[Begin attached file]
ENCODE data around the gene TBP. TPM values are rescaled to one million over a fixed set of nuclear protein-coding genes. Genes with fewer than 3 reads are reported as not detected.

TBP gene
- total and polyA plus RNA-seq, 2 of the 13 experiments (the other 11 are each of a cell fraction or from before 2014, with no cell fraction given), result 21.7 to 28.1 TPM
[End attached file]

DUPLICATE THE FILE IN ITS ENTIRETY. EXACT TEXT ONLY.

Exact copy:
ENCODE data around the gene TBP. TPM values are rescaled to one million over a fixed set of nuclear protein-coding genes. Genes with fewer than 3 reads are reported as not detected.

TBP gene
- total and polyA plus RNA-seq, 2 of the 13 experiments (the other 11 are each of a cell fraction or from before 2014, with no cell fraction given), result 21.7 to 28.1 TPM